Saturday, 8 February 2014

Indian Head Wobble

David just came across this YouTube video explaining a little about the Indian Head Wobble which has so fascinated us during this trip.

With thanks to Madeleine Doherty for posting:

Not something we've been able to emulate despite several hilarious attempts among our tour group.


We've had two lovely Guides on this tour, one showing us the North and the other showing us the South of India.  However neither Guide was permitted to accompany us into the airport.

When we got to Cochin we were met by a local man who was supposed to facilitate our check in for the internal flight to Mumbai (Bombay) where we had to change terminals for our international flights back to Heathrow.

The internal flight from Cochin to Bombay was with Air India and the luggage allowance was just 15kgs as opposed to the luggage allowance on the International flight back to London with Virgin Airlines (23kgs).
Having been caught out on the journey to the South earlier in the tour (and charged quite a lot for excess baggage) we'd all reduced the weight of our suitcases by stuffing as much as possible into our hand luggage and wearing/carrying some of the heavier items.

Our helpful local man took all our passports and tickets and got the check in staff to put all hold luggage through in one batch.   Needless to say, the combined weight was over the limit and there was a charge ... but give him his due, he chatted up the girl on the check in counter and she waived the fee (think she was aware of the rumblings of discontent from our Group who couldn't understand why they didn't just check us in individually so we could 'pay as we go'.

Our helpful local man then waved goodbye to us and we set off through the myriad of 'officials' and rubber stamp wallahs en route to the departure gate.  We'd been keeping check of the number of rubber stamps collected on the way and had got to 5 per person by that stage.   But it was all going too smoothly.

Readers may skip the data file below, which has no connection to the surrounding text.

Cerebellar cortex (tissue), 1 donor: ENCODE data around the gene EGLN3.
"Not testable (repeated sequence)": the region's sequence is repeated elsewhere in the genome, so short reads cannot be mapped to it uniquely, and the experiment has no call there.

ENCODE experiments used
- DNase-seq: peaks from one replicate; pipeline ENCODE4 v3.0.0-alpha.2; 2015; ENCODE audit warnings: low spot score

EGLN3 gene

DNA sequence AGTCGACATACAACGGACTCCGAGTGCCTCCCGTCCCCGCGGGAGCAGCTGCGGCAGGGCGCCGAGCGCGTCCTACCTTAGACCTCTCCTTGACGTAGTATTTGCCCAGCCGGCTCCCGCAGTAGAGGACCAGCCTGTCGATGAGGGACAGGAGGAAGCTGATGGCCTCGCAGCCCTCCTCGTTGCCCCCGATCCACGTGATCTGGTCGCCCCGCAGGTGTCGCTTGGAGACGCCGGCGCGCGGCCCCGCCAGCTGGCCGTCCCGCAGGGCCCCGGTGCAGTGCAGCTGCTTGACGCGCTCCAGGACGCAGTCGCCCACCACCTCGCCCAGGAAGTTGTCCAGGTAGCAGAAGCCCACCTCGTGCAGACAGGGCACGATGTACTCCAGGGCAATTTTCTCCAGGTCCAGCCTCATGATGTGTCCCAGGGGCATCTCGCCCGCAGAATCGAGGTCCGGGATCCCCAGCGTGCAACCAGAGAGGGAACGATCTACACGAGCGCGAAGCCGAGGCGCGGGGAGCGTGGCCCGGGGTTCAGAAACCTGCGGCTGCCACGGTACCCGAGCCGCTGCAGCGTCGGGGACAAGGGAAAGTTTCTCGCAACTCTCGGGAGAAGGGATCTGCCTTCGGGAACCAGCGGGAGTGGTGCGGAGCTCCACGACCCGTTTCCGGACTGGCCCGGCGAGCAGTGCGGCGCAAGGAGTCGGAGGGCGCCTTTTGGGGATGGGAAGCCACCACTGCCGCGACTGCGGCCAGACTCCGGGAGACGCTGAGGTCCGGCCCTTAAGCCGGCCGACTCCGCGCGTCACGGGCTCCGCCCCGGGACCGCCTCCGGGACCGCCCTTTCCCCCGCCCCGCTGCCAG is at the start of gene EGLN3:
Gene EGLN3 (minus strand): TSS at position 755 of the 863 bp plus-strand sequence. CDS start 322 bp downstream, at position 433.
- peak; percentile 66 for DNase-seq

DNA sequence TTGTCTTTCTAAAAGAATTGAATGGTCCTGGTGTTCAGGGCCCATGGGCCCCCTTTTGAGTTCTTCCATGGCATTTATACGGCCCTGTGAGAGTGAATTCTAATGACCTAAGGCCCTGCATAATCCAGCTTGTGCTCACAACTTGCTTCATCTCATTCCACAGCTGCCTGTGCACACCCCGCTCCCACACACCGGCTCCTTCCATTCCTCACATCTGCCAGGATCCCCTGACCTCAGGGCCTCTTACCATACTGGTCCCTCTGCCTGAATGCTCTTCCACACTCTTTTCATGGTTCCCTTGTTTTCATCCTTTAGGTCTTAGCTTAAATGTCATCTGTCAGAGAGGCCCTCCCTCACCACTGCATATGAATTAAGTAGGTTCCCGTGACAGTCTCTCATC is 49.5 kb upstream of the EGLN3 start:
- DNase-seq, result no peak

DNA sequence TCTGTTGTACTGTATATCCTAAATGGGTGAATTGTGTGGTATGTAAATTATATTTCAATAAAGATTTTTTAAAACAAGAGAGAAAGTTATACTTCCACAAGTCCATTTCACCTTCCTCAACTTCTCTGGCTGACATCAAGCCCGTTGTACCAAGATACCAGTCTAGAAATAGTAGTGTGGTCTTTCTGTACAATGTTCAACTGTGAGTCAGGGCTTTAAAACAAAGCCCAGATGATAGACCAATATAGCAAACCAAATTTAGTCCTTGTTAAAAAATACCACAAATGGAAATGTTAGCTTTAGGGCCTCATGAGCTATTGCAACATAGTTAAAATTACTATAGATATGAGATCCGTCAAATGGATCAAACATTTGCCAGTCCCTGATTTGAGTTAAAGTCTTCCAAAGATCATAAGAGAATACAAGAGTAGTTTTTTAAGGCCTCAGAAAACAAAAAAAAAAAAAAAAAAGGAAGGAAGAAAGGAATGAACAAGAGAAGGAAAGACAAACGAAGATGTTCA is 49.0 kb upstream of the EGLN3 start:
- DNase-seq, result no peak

Before we reached the gate we were stopped in our tracks by an official who told us that there was a problem at the luggage desk.   One of our cases had revealed suspicious contents and needed to be opened and examined.     There were nine of us and all our hold luggage had been assigned to poor Ruth -  the luggage tags were in her name so we were told we'd have to give Ruth our padlock keys and security codes and she would have to go to luggage security to sort the problem.        Obviously we objected strongly to this and said 'one for all and all for one' and all that sort of thing but they were adamant only one person could deal with the problem.

We suggested to the official that they take the radical approach of checking the name tag on the 'offending' suitcase and then that person could go and open his/her case and deal with the problem.  That got lots of the wonderful Indian head shakes (how do they do that)?   but the idea took hold and was passed on to yet another official to deal with.   After 20 minutes of inactivity we asked what was happening as we had one hour till boarding time ... then after another 10 minutes we were told the case had been identified as belonging to Neil.  Neil had already worked out his might be 'the one' as he has been puffing away on electronic cigarettes throughout the tour and the 'plug in' sections could be mistaken for little bullets (although they'd got through customs checks/X-rays at every other airport).

Unfortunately as all baggage was in Ruth's name, the officials needed to have a Proxy form completed (and triple rubber stamped) to allow Neil to open his own suitcase and this took a further 30 minutes.

But all got sorted in the nick of time and we all caught our flight.     Mumbai/Bombay airport is the pits .... changing terminals involved leaving one building and battling our way through  hoardes of guys trying to grab our luggage to take it the 500 yards to the International flights building for a mere 40 US$.    The noise and smells and hassle are hard to cope with at 1am when tired and hot but that's just the start of it.

We'd upgraded to Premium Economy with Virgin which meant we went straight to the counter to check in but after that we queued for nearly an hour to get to the Immigration desk then another 30 minutes to Security (collecting several more rubber stamps along the way).